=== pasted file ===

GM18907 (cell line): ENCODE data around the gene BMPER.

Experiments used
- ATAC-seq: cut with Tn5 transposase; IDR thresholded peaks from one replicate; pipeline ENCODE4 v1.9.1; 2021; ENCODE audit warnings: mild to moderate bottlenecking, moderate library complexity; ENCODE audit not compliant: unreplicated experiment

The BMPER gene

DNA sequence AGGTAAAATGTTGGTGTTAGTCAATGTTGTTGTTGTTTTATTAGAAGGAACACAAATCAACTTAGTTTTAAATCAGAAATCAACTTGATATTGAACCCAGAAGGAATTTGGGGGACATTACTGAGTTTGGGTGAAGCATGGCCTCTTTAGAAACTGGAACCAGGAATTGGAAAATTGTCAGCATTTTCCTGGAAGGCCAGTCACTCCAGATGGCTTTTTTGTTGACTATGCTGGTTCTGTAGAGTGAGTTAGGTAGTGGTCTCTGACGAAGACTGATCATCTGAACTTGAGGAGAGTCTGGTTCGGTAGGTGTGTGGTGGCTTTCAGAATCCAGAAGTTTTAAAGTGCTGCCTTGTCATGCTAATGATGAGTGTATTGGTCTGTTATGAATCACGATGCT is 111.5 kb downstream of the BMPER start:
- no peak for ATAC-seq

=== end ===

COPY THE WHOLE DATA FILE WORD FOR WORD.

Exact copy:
GM18907 (cell line): ENCODE data around the gene BMPER.

Experiments used
- ATAC-seq: cut with Tn5 transposase; IDR thresholded peaks from one replicate; pipeline ENCODE4 v1.9.1; 2021; ENCODE audit warnings: mild to moderate bottlenecking, moderate library complexity; ENCODE audit not compliant: unreplicated experiment

The BMPER gene

DNA sequence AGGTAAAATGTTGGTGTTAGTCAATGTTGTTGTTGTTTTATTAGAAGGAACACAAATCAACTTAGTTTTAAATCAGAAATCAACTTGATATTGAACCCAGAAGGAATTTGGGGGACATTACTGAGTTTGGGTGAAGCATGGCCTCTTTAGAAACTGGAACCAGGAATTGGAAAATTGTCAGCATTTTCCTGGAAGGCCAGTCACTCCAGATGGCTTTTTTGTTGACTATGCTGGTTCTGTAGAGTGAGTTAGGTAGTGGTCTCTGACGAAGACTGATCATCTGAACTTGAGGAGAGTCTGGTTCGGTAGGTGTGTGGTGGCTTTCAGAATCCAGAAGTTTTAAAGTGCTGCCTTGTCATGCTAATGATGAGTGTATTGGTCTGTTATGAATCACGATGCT is 111.5 kb downstream of the BMPER start:
- no peak for ATAC-seq